Seventy world leaders gathered in Paris last Sunday to mark the 100th anniversary of the end of World War I (1914-1918). Though the war may have ended on the Western Front, its aftermath continues to affect the Middle East, the most penetrated region in the world.
As American historian Sean McMeekin puts it, World War I "never really ended" on the Eastern Front. This stands true, especially for the Middle East. For instance, some parts of the former Ottoman Empire, such as Iraq, Syria, Palestine and Yemen, were war zones after WWI and unfortunately continue to be so even today. In other words, the region still suffers from the results of the war.
Considering the main developments over the last century and also today's developments in the Middle East, there have been several enduring implications of the war for the region. First of all, the war disintegrated three empires – the Russian, Ottoman and the Austria-Hungarian – in favor of national self-determination. However, the most deeply influenced region was and still is the Middle East.
One of the main causes of the disintegration of the empires was nationalism and this nationalist ideology proved to be divisive for the East.
On the other hand, the war brought colonialism to the Middle East, which is embodied by the Sykes-Picot Agreement. That is, the war disintegrated the Middle East, which was mainly under the control of the Ottoman state, and put it under the control of the British and French states. In other words, the post-Ottoman modern Middle East became a disintegrated and vulnerable region.
The creation of new and artificial states by the colonialist powers are now the main sources of most of the region's conflicts. The regional map was drawn according to the national interests of the colonialist powers rather than the realities on the ground. Eventually, almost all the newly established states in the region were left weak and vulnerable to external interference.
For instance, the regional Kurdish question is one of the results of World War I. The Kurdish population living under the Ottoman State was divided into three different parts – namely Turkish, Iraqi and Syrian. But even in present-day Iraq, Turkey and Syria, the Kurds have remained a regional issue. They have been manipulated and instrumentalized by global powers against their host countries.
The second implication of the war for the region was the Balfour Declaration, where the British promised the Zionists a nation-state in Palestinian lands. Thus, the war led to the creation of the longest and the most devastating crisis in modern history – the Palestinian-Israeli problem.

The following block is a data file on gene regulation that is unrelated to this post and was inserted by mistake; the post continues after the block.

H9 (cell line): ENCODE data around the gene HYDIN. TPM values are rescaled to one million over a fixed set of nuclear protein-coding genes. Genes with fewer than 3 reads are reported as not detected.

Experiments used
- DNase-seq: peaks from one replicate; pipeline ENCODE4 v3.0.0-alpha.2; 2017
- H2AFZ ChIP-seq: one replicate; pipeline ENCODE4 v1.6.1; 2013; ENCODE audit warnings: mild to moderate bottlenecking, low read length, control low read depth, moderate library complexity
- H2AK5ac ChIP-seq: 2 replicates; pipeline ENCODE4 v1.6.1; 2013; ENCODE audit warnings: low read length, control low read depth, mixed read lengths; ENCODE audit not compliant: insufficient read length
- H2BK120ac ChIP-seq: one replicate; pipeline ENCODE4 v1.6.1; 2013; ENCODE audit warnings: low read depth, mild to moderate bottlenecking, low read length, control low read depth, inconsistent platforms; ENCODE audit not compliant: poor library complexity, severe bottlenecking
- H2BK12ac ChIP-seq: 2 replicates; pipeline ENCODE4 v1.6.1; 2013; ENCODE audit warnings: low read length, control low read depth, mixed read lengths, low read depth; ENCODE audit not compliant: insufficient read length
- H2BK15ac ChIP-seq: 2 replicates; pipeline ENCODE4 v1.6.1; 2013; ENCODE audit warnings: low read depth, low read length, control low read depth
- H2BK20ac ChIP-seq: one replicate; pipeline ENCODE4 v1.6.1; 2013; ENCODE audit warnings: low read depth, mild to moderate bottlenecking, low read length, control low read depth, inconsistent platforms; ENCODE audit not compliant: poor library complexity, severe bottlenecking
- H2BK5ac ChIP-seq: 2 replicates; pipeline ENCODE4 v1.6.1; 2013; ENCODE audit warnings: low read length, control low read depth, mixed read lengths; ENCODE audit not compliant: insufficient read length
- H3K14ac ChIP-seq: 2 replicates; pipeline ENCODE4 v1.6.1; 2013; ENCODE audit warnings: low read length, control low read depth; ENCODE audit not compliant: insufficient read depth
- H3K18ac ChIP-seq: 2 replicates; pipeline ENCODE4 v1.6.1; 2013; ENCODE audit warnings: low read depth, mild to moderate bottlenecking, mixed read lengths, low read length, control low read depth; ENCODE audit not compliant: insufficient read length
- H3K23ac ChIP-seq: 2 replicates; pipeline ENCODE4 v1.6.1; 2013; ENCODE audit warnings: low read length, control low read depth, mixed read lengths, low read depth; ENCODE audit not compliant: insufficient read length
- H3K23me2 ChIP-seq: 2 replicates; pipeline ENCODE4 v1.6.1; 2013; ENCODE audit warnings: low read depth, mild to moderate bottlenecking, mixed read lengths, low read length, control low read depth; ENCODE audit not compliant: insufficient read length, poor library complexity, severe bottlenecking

Many observers rightly claim the Palestinian-Israeli crisis as the mother of all other regional problems in the Middle East. With the collapse of the Ottoman state, the political and social atmosphere for peaceful coexistence in Palestinian lands came to an end. Among others, the crisis led to several Arab-Israeli wars and the creation of the Organisation of Islamic Cooperation (OIC). Today, the resolution of this problem is one of the top priorities of the global powers.
Third, the artificial states and dependent regimes in the region prevented not just political stability but economic development as well. As if that were not bad enough, the main economic resources of these states are exploited by the global powers. For instance, Western countries have extracted the region's natural resources, such as oil and natural gas, and sold them on international markets. Nationalization of the oil resources ended up in regime changes – as in Iran in 1953.
Global powers still maintain their control in the region in order to secure the safety of the oil market. One direct result of this dependence on external powers is poverty among the general population in the region. Since global powers and their regional collaborators share most of the resources and wealth, little remains for the average citizen. Here, it is necessary to keep in mind that the failure of these states in providing food and shelter for their citizens was one of the main reasons behind the Arab insurgencies in 2011.
Likewise, many of the Middle East's problems can be traced back to World War I. Today, neither the architects of the current regional system nor those who oppose it are happy with the regional status quo. That is, the region is in a stalemate and a state of chaos. The Middle East is now caught somewhere in between the groups with interests favoring either the maintenance of or challenge to the regional status quo, and this condition is not sustainable. Unlike in the previous decades, there are two conflicting revisionist and irredentist approaches – one represented by Iran and the other by Saudi Arabia – that are pushing the region toward further instability and turmoil.
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